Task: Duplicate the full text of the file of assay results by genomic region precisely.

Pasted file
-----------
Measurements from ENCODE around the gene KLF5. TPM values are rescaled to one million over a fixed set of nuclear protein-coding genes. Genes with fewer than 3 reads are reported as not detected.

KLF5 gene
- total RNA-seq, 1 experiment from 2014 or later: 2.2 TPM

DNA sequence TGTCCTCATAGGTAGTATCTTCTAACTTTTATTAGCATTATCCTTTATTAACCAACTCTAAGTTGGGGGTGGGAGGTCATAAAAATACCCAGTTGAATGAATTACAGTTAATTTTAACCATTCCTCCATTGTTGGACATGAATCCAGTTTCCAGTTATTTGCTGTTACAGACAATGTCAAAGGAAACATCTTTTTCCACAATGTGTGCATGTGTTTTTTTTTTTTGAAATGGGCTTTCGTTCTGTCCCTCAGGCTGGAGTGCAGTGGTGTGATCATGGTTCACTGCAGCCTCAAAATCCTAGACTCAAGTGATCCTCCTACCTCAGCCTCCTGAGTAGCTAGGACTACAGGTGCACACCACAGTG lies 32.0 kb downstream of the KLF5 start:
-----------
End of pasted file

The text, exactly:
Measurements from ENCODE around the gene KLF5. TPM values are rescaled to one million over a fixed set of nuclear protein-coding genes. Genes with fewer than 3 reads are reported as not detected.

KLF5 gene
- total RNA-seq, 1 experiment from 2014 or later: 2.2 TPM

DNA sequence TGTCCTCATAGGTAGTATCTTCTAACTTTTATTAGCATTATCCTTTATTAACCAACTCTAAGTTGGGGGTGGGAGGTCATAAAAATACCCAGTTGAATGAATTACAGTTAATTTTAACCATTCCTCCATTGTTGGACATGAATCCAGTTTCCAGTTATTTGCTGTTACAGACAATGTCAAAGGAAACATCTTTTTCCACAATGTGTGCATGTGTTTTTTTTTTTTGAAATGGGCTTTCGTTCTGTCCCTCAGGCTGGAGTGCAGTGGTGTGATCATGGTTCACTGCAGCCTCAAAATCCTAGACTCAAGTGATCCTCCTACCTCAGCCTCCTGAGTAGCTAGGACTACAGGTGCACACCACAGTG lies 32.0 kb downstream of the KLF5 start: